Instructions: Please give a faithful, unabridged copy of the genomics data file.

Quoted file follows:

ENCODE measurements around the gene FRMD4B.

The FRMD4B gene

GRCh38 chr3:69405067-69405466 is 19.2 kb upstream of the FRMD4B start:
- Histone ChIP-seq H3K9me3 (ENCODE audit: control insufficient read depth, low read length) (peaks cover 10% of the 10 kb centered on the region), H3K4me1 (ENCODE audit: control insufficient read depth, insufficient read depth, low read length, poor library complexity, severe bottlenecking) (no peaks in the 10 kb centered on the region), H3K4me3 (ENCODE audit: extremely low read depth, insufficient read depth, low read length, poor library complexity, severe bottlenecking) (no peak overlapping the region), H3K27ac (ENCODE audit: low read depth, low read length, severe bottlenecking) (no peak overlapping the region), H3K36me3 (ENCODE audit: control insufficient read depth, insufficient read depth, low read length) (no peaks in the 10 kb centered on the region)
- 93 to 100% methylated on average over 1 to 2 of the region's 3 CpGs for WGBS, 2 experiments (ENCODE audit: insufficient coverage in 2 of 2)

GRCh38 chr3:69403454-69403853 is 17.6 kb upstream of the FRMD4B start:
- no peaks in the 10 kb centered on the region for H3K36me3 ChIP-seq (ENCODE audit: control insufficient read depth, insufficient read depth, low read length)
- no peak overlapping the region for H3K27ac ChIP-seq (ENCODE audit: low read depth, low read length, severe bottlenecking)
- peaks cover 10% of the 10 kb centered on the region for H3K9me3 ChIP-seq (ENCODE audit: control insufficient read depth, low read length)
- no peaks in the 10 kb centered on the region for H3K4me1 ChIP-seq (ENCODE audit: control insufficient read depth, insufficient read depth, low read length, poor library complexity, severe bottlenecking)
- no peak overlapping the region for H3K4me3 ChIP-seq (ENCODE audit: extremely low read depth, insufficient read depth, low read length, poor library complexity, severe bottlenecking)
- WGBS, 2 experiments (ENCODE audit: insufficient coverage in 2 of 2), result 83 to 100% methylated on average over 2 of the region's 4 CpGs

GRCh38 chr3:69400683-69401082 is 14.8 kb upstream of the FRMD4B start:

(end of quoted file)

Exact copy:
ENCODE measurements around the gene FRMD4B.

The FRMD4B gene

GRCh38 chr3:69405067-69405466 is 19.2 kb upstream of the FRMD4B start:
- Histone ChIP-seq H3K9me3 (ENCODE audit: control insufficient read depth, low read length) (peaks cover 10% of the 10 kb centered on the region), H3K4me1 (ENCODE audit: control insufficient read depth, insufficient read depth, low read length, poor library complexity, severe bottlenecking) (no peaks in the 10 kb centered on the region), H3K4me3 (ENCODE audit: extremely low read depth, insufficient read depth, low read length, poor library complexity, severe bottlenecking) (no peak overlapping the region), H3K27ac (ENCODE audit: low read depth, low read length, severe bottlenecking) (no peak overlapping the region), H3K36me3 (ENCODE audit: control insufficient read depth, insufficient read depth, low read length) (no peaks in the 10 kb centered on the region)
- 93 to 100% methylated on average over 1 to 2 of the region's 3 CpGs for WGBS, 2 experiments (ENCODE audit: insufficient coverage in 2 of 2)

GRCh38 chr3:69403454-69403853 is 17.6 kb upstream of the FRMD4B start:
- no peaks in the 10 kb centered on the region for H3K36me3 ChIP-seq (ENCODE audit: control insufficient read depth, insufficient read depth, low read length)
- no peak overlapping the region for H3K27ac ChIP-seq (ENCODE audit: low read depth, low read length, severe bottlenecking)
- peaks cover 10% of the 10 kb centered on the region for H3K9me3 ChIP-seq (ENCODE audit: control insufficient read depth, low read length)
- no peaks in the 10 kb centered on the region for H3K4me1 ChIP-seq (ENCODE audit: control insufficient read depth, insufficient read depth, low read length, poor library complexity, severe bottlenecking)
- no peak overlapping the region for H3K4me3 ChIP-seq (ENCODE audit: extremely low read depth, insufficient read depth, low read length, poor library complexity, severe bottlenecking)
- WGBS, 2 experiments (ENCODE audit: insufficient coverage in 2 of 2), result 83 to 100% methylated on average over 2 of the region's 4 CpGs

GRCh38 chr3:69400683-69401082 is 14.8 kb upstream of the FRMD4B start: